In the following example we will demonstrate the use of the Yen’s Shortest Path algorithm using this graph.

### Memory Estimation

First off, we will estimate the cost of running the algorithm using the estimate procedure. This can be done with any execution mode. We will use the write mode in this example. Estimating the algorithm is useful to understand the memory impact that running the algorithm on your graph will have. When you later actually run the algorithm in one of the execution modes the system will perform an estimation. If the estimation shows that there is a very high probability of the execution going over its memory limitations, the execution is prohibited. To read more about this, see Automatic estimation and execution blocking.

For more details on estimate in general, see Memory Estimation.

The following will estimate the memory requirements for running the algorithm in write mode:
MATCH (source:Location {name: 'A'}), (target:Location {name: 'F'})
CALL gds.shortestPath.yens.write.estimate('myGraph', {
sourceNode: source,
targetNode: target,
k: 3,
relationshipWeightProperty: 'cost',
writeRelationshipType: 'PATH'
})
YIELD nodeCount, relationshipCount, bytesMin, bytesMax, requiredMemory
RETURN nodeCount, relationshipCount, bytesMin, bytesMax, requiredMemory
Table 10. Results
nodeCount relationshipCount bytesMin bytesMax requiredMemory

6

9

4608

4608

"4608 Bytes"

### Stream

In the stream execution mode, the algorithm returns the shortest path for each source-target-pair. This allows us to inspect the results directly or post-process them in Cypher without any side effects.

For more details on the stream mode in general, see Stream.

The following will run the algorithm and stream results:
MATCH (source:Location {name: 'A'}), (target:Location {name: 'F'})
CALL gds.shortestPath.yens.stream('myGraph', {
sourceNode: source,
targetNode: target,
k: 3,
relationshipWeightProperty: 'cost'
})
YIELD index, sourceNode, targetNode, totalCost, nodeIds, costs, path
RETURN
index,
gds.util.asNode(sourceNode).name AS sourceNodeName,
gds.util.asNode(targetNode).name AS targetNodeName,
totalCost,
[nodeId IN nodeIds | gds.util.asNode(nodeId).name] AS nodeNames,
costs,
nodes(path) as path
ORDER BY index
Table 11. Results
index sourceNodeName targetNodeName totalCost nodeNames costs path

0

"A"

"F"

160.0

[A, B, D, E, F]

[0.0, 50.0, 90.0, 120.0, 160.0]

[Node[0], Node[1], Node[3], Node[4], Node[5]]

1

"A"

"F"

160.0

[A, C, D, E, F]

[0.0, 50.0, 90.0, 120.0, 160.0]

[Node[0], Node[2], Node[3], Node[4], Node[5]]

2

"A"

"F"

170.0

[A, B, D, F]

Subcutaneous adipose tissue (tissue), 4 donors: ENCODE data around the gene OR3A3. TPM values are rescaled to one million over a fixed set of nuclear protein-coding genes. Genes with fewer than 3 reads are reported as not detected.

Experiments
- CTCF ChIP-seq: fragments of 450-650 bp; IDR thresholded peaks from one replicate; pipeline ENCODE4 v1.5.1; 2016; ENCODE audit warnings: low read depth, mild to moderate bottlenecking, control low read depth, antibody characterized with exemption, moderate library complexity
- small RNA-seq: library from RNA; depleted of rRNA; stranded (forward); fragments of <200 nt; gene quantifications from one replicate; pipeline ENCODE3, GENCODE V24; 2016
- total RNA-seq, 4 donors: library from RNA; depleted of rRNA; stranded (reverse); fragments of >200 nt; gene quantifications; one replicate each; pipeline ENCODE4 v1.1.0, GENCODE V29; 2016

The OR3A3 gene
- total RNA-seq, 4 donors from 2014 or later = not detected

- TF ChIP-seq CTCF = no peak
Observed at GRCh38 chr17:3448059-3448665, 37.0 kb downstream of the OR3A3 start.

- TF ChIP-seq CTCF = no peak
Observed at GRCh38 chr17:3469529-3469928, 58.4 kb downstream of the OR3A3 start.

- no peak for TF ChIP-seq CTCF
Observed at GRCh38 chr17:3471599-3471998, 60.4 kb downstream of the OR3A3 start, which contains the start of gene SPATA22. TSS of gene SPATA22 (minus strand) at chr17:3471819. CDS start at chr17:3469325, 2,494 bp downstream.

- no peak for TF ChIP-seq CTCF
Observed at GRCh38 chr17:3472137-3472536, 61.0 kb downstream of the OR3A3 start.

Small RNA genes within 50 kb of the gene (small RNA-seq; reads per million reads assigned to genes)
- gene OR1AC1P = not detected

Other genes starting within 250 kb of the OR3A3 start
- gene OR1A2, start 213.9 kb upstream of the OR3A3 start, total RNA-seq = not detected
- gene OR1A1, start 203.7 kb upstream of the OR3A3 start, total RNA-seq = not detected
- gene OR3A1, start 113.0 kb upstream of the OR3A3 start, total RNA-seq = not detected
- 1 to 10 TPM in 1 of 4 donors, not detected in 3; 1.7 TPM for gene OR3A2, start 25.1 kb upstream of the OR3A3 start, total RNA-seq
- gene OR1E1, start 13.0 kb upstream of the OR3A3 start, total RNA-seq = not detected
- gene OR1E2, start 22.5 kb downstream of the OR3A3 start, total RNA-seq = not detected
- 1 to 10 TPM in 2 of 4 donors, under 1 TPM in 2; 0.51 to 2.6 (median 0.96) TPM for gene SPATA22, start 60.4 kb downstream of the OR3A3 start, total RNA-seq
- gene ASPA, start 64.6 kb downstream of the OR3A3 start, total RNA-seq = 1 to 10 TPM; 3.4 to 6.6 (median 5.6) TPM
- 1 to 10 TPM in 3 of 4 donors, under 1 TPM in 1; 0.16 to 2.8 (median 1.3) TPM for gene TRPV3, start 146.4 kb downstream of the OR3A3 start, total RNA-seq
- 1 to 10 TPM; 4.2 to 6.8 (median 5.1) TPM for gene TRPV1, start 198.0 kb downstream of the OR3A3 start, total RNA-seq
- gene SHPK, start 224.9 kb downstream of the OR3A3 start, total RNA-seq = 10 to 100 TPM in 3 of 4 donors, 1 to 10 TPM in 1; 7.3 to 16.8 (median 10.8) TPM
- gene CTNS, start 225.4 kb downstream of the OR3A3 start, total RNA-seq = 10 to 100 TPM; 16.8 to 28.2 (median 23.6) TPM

[0.0, 50.0, 90.0, 170.0]

[Node[0], Node[1], Node[3], Node[5]]

The result shows the three shortest paths between node A and node F. The first two paths have the same total cost, however the first one traversed from A to D via the B node, while the second traversed via the C node. The third path has a higher total cost as it goes directly from D to F using the relationship with a cost of 80, whereas the detour via E for the first two paths costs 70. This can be verified in the example graph. Cypher Path objects can be returned by the path return field. The Path objects contain the node objects and virtual relationships which have a cost property.

### Mutate

The mutate execution mode updates the named graph with new relationships. Each new relationship represents a path from source node to target node. The relationship type is configured using the mutateRelationshipType option. The total path cost is stored using the totalCost property.

The mutate mode is especially useful when multiple algorithms are used in conjunction.

For more details on the mutate mode in general, see Mutate.

The following will run the algorithm in mutate mode:
MATCH (source:Location {name: 'A'}), (target:Location {name: 'F'})
CALL gds.shortestPath.yens.mutate('myGraph', {
sourceNode: source,
targetNode: target,
k: 3,
relationshipWeightProperty: 'cost',
mutateRelationshipType: 'PATH'
})
YIELD relationshipsWritten
RETURN relationshipsWritten
Table 12. Results
relationshipsWritten

3

After executing the above query, the projected graph will be updated with a new relationship of type PATH. The new relationship will store a single property totalCost.

 The relationships produced are always directed, even if the input graph is undirected.

### Write

The write execution mode updates the Neo4j database with new relationships. Each new relationship represents a path from source node to target node. The relationship type is configured using the writeRelationshipType option. The total path cost is stored using the totalCost property. The intermediate node ids are stored using the nodeIds property. The accumulated costs to reach an intermediate node are stored using the costs property.

For more details on the write mode in general, see Write.

The following will run the algorithm in write mode:
MATCH (source:Location {name: 'A'}), (target:Location {name: 'F'})
CALL gds.shortestPath.yens.write('myGraph', {
sourceNode: source,
targetNode: target,
k: 3,
relationshipWeightProperty: 'cost',
writeRelationshipType: 'PATH',
writeNodeIds: true,
writeCosts: true
})
YIELD relationshipsWritten
RETURN relationshipsWritten
Table 13. Results
relationshipsWritten

3

The above query will write a single relationship of type PATH back to Neo4j. The relationship stores three properties describing the path: totalCost, nodeIds and costs.

 The relationships written are always directed, even if the input graph is undirected.